On Lent's Baptismal Journey
"Let Us Allow Jesus to Heal Us"
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Dear Brothers and Sisters,
In these Sundays of Lent, through the texts of the Gospel of John, the liturgy leads us on a true and proper baptismal journey: Last Sunday Jesus promised the Samaritan woman the gift of "living water"; today, healing the blind man, Jesus reveals himself as the "light of the world"; next Sunday, resurrecting his friend Lazarus from the dead, he will present himself as "the resurrection and the light." Water, light, life: these are symbols of baptism, the sacrament that "immerses" believers in the mystery of the death and resurrection of Christ, freeing them from the slavery of sin and granting them eternal life.
Let us pause briefly over the story of the man born blind (John 9:41). The disciples, according to the mentality that was common at that time, take for granted that his blindness is the consequence of his sin or his parents' sin. Jesus, however, rejects this view and affirms: "Neither he nor his parents sinned; it is so that the works of God might be made visible through him" (John 9:3).
What comfort these words offer us! They allow us to hear the living voice of God, who is provident and wise Love! Before the man marked by limitation and suffering Jesus does not think about possible faults, but about the will of God that created man for life. And so he solemnly declares: "We must do the works of the one who sent me ... While I am in the world, I am the light of the world" (John 9:5).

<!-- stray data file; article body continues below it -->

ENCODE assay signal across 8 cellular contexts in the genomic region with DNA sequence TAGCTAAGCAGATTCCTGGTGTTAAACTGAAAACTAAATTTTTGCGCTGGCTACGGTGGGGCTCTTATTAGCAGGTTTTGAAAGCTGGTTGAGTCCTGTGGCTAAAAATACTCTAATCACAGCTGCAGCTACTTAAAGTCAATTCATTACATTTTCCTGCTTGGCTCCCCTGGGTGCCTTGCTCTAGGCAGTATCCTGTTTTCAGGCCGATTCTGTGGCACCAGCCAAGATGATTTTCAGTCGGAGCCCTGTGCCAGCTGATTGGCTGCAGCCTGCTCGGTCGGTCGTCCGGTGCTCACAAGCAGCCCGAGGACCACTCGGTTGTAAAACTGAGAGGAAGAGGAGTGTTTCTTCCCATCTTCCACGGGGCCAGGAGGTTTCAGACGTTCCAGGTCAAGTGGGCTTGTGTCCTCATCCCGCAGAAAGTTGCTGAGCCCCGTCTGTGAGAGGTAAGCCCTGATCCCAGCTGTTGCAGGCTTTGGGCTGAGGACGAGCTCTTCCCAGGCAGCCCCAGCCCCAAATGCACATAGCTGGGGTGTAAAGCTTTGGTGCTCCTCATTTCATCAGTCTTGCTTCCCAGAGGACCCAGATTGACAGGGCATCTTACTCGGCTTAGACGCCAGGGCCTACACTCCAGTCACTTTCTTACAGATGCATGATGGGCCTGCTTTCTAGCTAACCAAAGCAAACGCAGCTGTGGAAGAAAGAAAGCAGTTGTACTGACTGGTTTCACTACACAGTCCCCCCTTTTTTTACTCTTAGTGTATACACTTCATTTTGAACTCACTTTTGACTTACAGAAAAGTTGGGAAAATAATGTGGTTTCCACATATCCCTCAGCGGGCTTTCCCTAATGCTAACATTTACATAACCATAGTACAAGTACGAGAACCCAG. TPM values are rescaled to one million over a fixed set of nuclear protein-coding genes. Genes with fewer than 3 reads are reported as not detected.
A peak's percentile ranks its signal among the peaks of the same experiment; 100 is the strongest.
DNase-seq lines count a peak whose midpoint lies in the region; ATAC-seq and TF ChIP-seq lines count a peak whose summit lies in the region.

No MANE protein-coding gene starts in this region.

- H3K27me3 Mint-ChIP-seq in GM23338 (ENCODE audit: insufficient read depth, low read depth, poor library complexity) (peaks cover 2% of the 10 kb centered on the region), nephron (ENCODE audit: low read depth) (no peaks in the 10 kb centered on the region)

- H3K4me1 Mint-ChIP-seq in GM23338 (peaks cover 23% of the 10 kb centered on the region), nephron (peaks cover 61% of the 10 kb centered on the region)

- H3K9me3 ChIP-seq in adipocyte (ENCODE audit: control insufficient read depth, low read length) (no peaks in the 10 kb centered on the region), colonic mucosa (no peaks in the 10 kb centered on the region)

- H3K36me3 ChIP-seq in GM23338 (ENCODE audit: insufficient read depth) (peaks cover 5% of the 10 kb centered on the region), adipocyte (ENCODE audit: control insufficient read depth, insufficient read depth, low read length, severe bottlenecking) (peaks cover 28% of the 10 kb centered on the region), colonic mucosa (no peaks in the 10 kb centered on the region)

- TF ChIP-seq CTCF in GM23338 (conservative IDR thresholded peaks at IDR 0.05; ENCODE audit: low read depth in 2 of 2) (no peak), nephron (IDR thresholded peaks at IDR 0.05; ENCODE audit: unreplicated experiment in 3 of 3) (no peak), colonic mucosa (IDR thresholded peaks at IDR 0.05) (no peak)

And he immediately takes action: With a little bit of earth and saliva he makes some mud and spreads it on the eyes of the blind man. This gesture alludes to the creation of man, which the Bible recounts with the symbol of earth that is formed and animated by the breath of God (cf. Genesis 2:7). "Adam," in fact, means "soil," and the human body is indeed composed of elements of the earth. Healing the man, Jesus brings about a new creation.
But that healing provokes a heated debate because Jesus performed it on the Sabbath, thereby transgressing a precept of the feast. Thus, at the end of the episode, Jesus and the blind man meet up again, both being chased out by the Pharisees: one because he violated the law and the other because, despite the healing, he remains marked as a sinner from birth.
To the blind man whom he healed Jesus reveals that he has come into the world for judgment, to separate the blind who can be healed from those who do not allow themselves to be healed because they presume that they are healthy. The tendency in man to construct an ideological system of security is strong: Even religion itself can become an element in this system, as can atheism, or secularism; but in constructing this system, one becomes blind to his own egoism.
Dear brothers, let us allow Jesus to heal us, Jesus who can and wants to give us the light of God! Let us confess our own blindnesses, our myopias, and above all that which the Bible calls the "great sin" (Psalm 18:14): pride. May Mary Most Holy help us in this, who, giving birth to Christ in the flesh, gave the world the true light.